The Early Edition: August 29, 2018

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Before the start of business, Just Security provides a curated summary of up-to-the-minute developments at home and abroad. Here’s today’s news.

SYRIA

A large-scale Syrian government assault on the northern rebel-held Idlib province “has the potential to create a humanitarian emergency at a scale not yet seen,” the U.N. director of humanitarian operations John Ging told the U.N. Security Council yesterday, calling on members to do “all they can to ensure that we avoid this.” Edith M. Lederer reports at the AP.

Russia yesterday accused the al-Qaeda-linked Tahrir al-Sham alliance of preparing to carry out a chemical weapons attack in Idlib, which would be filmed by the Syrian first-responders known as the White Helmets – who have been accused by Russia of fabricating past attacks. Jim Heintz reports at the AP.

Russia has been reinforcing naval forces in the Mediterranean off the coast with Syria, with the maneuvers coming as Assad appears to be preparing for an assault on Idlib and after Russian accusations that the U.S. has been building up its own forces in the Mediterranean for a possible strike on Syrian government forces. Reuters reports.

N.A.T.O. confirmed yesterday that Russia has “dispatched substantial naval forces to the Mediterranean, including several ships equipped with modern cruise missiles,” with a spokesperson adding that the alliance “will not speculate on the intention of the Russian fleet, but it is important that all actors in the region exercise restraint.” Haaretz reports.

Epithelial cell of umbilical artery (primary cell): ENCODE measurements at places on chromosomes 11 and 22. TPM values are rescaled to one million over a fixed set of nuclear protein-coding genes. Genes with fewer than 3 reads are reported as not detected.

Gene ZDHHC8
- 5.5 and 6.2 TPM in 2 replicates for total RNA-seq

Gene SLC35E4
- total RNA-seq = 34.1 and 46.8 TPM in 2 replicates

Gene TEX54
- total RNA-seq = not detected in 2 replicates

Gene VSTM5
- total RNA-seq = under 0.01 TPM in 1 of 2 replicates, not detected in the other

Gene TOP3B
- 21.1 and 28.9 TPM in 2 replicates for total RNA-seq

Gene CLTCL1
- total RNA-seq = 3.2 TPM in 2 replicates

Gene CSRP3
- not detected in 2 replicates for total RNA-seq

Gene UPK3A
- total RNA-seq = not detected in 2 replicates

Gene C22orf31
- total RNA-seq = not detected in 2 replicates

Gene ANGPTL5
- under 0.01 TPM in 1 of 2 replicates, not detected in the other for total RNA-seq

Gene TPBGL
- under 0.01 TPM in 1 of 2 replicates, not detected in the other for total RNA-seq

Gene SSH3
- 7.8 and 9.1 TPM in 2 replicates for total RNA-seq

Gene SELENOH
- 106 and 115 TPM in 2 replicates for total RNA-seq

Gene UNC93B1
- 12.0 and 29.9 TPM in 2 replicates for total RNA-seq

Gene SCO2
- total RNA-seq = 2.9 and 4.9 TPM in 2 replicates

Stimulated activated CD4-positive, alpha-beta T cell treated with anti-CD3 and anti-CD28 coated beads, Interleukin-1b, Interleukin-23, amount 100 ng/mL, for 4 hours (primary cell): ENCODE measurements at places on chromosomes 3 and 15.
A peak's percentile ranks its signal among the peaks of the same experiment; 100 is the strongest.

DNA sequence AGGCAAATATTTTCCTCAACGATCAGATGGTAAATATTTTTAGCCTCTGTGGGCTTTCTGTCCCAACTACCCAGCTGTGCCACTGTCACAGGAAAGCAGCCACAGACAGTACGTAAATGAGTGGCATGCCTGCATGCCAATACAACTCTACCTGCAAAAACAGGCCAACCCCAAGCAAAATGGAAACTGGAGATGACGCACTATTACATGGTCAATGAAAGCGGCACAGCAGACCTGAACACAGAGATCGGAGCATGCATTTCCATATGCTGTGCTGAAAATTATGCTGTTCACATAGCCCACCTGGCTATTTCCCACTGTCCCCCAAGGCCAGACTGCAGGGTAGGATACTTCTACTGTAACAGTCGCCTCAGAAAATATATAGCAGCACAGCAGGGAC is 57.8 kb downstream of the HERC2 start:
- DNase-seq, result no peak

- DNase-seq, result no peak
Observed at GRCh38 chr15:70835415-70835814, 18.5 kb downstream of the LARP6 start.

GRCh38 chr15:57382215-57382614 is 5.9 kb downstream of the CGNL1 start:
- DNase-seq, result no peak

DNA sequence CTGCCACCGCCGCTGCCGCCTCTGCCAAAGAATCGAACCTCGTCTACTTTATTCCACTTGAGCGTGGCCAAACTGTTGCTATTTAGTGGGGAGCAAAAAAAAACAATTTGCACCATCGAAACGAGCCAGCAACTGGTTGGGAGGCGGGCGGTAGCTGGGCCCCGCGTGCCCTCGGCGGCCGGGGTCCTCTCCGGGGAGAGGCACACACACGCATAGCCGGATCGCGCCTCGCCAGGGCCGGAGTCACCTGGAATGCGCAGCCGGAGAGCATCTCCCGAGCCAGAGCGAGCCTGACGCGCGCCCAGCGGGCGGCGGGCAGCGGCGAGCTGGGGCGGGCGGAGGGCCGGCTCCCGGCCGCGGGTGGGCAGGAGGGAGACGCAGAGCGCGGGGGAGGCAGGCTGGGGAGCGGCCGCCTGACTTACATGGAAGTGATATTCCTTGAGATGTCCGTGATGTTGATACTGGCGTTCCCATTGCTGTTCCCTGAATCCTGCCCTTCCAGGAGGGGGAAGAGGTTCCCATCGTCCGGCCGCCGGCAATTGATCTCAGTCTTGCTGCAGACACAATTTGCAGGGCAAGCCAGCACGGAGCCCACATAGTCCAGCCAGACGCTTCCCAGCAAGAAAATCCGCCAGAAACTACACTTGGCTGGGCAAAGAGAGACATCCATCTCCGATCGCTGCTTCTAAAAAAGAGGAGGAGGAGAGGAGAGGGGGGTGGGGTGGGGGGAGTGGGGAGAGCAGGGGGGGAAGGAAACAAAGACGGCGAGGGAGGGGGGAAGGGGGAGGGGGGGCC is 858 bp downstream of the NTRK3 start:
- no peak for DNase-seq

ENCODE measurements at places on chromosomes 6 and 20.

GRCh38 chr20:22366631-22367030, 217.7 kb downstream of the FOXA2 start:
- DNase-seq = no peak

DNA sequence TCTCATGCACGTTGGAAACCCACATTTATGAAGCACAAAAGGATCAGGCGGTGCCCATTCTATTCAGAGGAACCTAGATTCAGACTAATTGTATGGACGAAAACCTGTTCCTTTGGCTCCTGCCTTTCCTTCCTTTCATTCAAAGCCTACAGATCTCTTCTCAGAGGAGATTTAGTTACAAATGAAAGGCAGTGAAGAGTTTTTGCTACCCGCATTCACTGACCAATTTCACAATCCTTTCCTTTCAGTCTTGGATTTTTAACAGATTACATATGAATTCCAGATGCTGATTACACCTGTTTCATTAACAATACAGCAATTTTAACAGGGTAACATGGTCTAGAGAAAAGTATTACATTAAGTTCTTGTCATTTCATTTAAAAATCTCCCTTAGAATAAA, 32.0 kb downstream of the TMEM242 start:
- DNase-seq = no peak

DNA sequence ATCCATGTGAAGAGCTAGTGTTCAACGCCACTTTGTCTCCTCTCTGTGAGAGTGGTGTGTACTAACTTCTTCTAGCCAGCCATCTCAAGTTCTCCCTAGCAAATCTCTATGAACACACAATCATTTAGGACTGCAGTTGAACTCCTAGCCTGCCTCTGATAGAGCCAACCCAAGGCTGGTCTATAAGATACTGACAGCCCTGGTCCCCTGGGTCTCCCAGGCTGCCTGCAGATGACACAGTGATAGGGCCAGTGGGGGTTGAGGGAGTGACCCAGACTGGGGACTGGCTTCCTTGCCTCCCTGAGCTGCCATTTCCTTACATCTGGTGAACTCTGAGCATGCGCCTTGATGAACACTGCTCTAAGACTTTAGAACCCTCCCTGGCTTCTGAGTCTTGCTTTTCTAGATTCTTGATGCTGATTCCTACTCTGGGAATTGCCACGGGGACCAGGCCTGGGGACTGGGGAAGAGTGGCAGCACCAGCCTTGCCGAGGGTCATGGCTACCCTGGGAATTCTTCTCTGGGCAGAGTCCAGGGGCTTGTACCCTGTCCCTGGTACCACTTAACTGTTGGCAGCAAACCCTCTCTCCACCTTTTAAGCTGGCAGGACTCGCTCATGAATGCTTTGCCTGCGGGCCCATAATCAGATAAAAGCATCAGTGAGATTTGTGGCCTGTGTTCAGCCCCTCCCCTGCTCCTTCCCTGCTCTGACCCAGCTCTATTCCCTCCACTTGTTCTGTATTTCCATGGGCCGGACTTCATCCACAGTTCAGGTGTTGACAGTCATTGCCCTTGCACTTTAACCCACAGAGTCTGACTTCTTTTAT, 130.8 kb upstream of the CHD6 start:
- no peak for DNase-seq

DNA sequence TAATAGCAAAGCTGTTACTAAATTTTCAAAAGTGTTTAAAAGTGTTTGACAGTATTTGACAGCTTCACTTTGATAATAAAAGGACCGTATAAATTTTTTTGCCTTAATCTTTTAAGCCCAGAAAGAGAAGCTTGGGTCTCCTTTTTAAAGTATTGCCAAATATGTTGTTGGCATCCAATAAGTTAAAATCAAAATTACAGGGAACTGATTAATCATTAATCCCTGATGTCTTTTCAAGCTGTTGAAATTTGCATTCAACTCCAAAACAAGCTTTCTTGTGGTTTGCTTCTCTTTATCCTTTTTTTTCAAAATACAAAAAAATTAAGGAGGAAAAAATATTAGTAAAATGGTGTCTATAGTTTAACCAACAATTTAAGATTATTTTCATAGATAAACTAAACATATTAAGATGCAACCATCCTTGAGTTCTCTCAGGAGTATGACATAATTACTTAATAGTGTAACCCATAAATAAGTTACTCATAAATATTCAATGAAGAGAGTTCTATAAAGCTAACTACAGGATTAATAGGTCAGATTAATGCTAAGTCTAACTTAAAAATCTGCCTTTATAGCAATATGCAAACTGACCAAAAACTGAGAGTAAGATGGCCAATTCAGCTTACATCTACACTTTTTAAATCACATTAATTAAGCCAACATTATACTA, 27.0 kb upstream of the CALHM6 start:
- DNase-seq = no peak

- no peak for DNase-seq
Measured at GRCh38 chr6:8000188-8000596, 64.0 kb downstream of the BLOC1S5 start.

Russia has been in discussions with Iran, Turkey, the Syrian government and the opposition regarding the situation in Idlib and the northern Afrin region, the Russian Deputy Foreign Minister Mikhail Bogdanov was cited as saying today. Reuters reports.

“I will assure you that [the] Department of State has been in active communication, recent active communication, with Russia to enlist them” to prevent a chemical weapons attack in Idlib, U.S. Defense Secretary Jim Mattis said yesterday. Reuters reports.

A U.S. delegation met with the Syrian security chief Ali Mamlouk near Damascus in June, the pro-Hezbollah group Lebanese al-Akhbar newspaper reported yesterday. When asked about the story, two senior U.S. intelligence officials said there was an “ongoing dialogue with members of the Assad regime” about the Islamic State group, the Syrian government’s chemical weapons stockpile, and the circumstances surrounding American journalist Austin Tice. Reuters reports.

The U.S. proposed an offer to Assad that would see it withdrawing U.S. forces from Syria in exchange for Iran’s withdrawal from the southern part of the country, according to the al-Akhbar newspaper. Haaretz reports.

U.N. Special Envoy for Syria Staffan de Mistura has invited the U.S. and six other countries for talks in Geneva on Sept. 14 about the “way ahead on the political process,” the U.N. spokesperson Alessandra Vellucci said yesterday, with the planned meeting following similar talks held in June. Reuters reports.